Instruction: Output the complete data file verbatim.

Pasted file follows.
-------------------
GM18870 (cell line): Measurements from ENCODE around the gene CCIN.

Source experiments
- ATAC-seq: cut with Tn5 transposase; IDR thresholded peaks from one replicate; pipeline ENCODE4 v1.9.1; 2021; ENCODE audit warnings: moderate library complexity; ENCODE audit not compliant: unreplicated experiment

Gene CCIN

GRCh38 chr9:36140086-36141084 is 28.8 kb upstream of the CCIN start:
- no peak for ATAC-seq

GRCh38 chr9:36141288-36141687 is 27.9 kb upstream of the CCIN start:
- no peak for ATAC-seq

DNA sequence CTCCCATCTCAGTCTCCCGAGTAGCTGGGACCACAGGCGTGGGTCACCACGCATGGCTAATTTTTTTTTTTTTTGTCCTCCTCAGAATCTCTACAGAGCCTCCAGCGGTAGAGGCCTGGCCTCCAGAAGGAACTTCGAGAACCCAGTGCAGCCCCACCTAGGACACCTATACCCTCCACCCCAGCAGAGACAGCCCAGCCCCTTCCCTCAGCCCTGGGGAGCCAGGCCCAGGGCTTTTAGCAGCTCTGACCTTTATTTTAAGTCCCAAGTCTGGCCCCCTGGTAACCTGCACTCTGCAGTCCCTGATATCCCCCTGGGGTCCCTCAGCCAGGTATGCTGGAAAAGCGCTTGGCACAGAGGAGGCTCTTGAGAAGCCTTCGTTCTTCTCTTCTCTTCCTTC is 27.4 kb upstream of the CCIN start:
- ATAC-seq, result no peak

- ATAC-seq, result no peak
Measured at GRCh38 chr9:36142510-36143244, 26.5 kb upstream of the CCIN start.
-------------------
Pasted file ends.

GM18870 (cell line): Measurements from ENCODE around the gene CCIN.

Source experiments
- ATAC-seq: cut with Tn5 transposase; IDR thresholded peaks from one replicate; pipeline ENCODE4 v1.9.1; 2021; ENCODE audit warnings: moderate library complexity; ENCODE audit not compliant: unreplicated experiment

Gene CCIN

GRCh38 chr9:36140086-36141084 is 28.8 kb upstream of the CCIN start:
- no peak for ATAC-seq

GRCh38 chr9:36141288-36141687 is 27.9 kb upstream of the CCIN start:
- no peak for ATAC-seq

DNA sequence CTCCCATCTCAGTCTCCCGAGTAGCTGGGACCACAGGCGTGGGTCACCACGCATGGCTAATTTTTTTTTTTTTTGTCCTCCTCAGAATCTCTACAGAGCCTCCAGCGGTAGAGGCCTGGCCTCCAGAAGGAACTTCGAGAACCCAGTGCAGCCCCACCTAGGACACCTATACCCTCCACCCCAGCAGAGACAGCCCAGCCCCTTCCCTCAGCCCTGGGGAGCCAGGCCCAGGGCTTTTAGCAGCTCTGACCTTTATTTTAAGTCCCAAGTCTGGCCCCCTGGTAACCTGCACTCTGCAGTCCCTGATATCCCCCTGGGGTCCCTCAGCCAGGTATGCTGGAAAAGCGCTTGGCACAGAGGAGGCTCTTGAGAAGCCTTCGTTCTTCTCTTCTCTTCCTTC is 27.4 kb upstream of the CCIN start:
- ATAC-seq, result no peak

- ATAC-seq, result no peak
Measured at GRCh38 chr9:36142510-36143244, 26.5 kb upstream of the CCIN start.